Using “Click Here” on a link can affect how users experience your interface.
“Click” Puts Too Much Focus on Mouse Mechanics
Using the word “click” on your links takes the user’s attention away from your interface and on to their mouse. Users know what a link is and how to use a mouse. It’s unnecessary to call attention to the mechanics when clicking a link. Doing so diminishes their experience of your interface because it momentarily takes their focus away from it. Instead of focusing on the interface and its content, “click here” diverts their attention to the user and their mouse. Not to mention, you can also make them feel dumb by suggesting that they don’t know what a link is or how to use a mouse.
Instead of using the word “click”, look for a different verb you can use that relates to the user’s task. There’s always a better and more relevant verb to use than “click”. “Click” makes users think of their mouse. But a task-related verb makes users think of their task. It keeps users engaged with the content and focused on using the interface, not their mouse.
“Here” Conceals What Users are Clicking
Some links don’t use the word “click”, but instead they use the word “here”. The problem with using “here” in a link is that it conceals what the user is clicking. You may have text around the link that explains what they’re clicking, but when users read the link itself they won’t have a clue. This means that users have to read the text all around the link to understand the context of the link. This impedes users from taking the quick and short route of clicking the link directly because they have to read the surrounding text first. If there’s a lot of text, this could slow users down a lot.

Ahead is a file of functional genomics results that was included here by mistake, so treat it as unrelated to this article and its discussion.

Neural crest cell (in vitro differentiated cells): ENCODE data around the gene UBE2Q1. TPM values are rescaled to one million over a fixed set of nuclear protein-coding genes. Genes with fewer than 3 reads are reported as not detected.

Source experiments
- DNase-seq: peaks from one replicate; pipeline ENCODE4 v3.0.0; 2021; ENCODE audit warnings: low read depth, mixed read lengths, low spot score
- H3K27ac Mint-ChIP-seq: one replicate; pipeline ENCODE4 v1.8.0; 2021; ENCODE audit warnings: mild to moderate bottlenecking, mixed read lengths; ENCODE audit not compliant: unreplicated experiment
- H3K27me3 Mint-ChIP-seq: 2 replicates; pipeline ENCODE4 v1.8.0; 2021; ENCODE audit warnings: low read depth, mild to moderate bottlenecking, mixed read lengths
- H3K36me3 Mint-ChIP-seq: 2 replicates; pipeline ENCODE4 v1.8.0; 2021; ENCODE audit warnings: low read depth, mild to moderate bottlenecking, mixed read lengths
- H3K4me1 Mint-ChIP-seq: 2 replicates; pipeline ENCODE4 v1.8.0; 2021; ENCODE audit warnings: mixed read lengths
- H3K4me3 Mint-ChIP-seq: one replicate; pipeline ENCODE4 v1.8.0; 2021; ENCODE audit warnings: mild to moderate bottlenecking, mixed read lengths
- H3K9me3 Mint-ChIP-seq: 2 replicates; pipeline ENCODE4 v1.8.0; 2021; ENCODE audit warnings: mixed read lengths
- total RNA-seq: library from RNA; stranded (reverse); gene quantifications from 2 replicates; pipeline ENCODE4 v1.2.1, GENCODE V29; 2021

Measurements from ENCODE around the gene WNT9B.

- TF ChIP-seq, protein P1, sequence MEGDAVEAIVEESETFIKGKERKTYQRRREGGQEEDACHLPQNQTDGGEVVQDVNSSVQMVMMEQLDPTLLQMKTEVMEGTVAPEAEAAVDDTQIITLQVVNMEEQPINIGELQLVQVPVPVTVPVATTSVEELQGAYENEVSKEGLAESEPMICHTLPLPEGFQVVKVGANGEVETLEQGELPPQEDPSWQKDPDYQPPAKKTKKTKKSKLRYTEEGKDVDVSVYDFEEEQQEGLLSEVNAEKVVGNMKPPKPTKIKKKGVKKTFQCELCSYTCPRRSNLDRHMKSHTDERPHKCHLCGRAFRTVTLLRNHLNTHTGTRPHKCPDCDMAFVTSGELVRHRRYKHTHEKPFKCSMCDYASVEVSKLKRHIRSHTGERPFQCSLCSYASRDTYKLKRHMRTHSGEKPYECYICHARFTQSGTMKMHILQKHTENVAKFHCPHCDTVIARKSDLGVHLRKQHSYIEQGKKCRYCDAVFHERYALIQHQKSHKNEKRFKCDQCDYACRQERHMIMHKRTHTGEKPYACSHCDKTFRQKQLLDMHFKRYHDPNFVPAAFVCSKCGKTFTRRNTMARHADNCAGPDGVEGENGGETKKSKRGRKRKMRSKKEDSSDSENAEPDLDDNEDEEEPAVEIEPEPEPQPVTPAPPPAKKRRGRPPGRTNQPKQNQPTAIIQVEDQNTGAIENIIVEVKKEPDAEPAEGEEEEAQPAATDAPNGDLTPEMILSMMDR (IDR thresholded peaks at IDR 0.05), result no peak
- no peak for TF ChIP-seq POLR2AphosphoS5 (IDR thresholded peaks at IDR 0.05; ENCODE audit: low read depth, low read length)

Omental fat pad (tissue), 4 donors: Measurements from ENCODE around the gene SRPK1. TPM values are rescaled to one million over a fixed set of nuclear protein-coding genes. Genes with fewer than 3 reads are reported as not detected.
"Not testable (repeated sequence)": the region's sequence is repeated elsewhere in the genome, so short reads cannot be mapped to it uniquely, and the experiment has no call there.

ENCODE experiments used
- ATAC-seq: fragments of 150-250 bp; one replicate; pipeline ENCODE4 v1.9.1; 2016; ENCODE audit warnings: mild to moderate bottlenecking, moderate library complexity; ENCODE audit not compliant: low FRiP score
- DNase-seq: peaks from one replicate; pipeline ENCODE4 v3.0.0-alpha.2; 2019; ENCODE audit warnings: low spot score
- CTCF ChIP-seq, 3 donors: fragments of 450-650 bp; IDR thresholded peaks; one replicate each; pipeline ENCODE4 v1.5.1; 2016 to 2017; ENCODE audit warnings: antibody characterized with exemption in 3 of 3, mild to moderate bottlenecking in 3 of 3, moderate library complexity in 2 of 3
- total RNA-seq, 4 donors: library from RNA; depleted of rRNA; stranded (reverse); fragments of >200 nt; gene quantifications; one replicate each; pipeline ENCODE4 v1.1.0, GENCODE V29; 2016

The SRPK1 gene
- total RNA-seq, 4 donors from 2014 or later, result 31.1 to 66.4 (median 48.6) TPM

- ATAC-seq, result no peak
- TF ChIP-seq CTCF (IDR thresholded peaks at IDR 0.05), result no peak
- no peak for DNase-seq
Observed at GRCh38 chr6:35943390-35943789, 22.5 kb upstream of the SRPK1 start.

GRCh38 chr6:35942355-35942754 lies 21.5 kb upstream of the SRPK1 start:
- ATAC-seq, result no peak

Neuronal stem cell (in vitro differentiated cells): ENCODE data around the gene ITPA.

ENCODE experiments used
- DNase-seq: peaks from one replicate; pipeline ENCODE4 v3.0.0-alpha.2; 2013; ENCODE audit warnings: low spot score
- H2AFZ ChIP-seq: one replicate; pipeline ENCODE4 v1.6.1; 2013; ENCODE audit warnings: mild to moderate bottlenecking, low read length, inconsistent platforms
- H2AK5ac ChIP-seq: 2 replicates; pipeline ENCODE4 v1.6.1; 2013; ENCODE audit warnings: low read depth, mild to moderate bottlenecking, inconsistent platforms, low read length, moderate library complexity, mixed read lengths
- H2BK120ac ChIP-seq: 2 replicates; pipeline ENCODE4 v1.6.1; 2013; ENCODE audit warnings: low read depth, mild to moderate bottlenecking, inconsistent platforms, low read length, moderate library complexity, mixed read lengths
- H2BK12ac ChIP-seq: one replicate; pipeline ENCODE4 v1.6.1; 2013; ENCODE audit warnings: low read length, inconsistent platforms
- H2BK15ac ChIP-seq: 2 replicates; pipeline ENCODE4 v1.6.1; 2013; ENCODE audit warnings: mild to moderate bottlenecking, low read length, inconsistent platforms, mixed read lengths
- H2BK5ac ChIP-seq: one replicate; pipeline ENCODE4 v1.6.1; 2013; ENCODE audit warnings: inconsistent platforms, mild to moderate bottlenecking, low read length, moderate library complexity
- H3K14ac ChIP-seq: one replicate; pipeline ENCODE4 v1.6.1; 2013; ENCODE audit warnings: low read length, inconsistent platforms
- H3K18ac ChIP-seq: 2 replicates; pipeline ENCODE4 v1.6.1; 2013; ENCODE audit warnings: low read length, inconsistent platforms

Not only that, but If you have multiple links that say “here”, “here” and “here”. the user is going to have trouble differentiating between each link. The user has to open each of them to see how they’re different. If they want to refer back to a particular source, they have to remember which “here” link it belongs to. This forces them to have to use recall over simple recognition. What you should do instead is label your links with something that describes what the user is clicking so that it makes different links easier to distinguish.
Read more and see examples at https://uxmovement.com/content/why-your-links-should-never-say-click-here//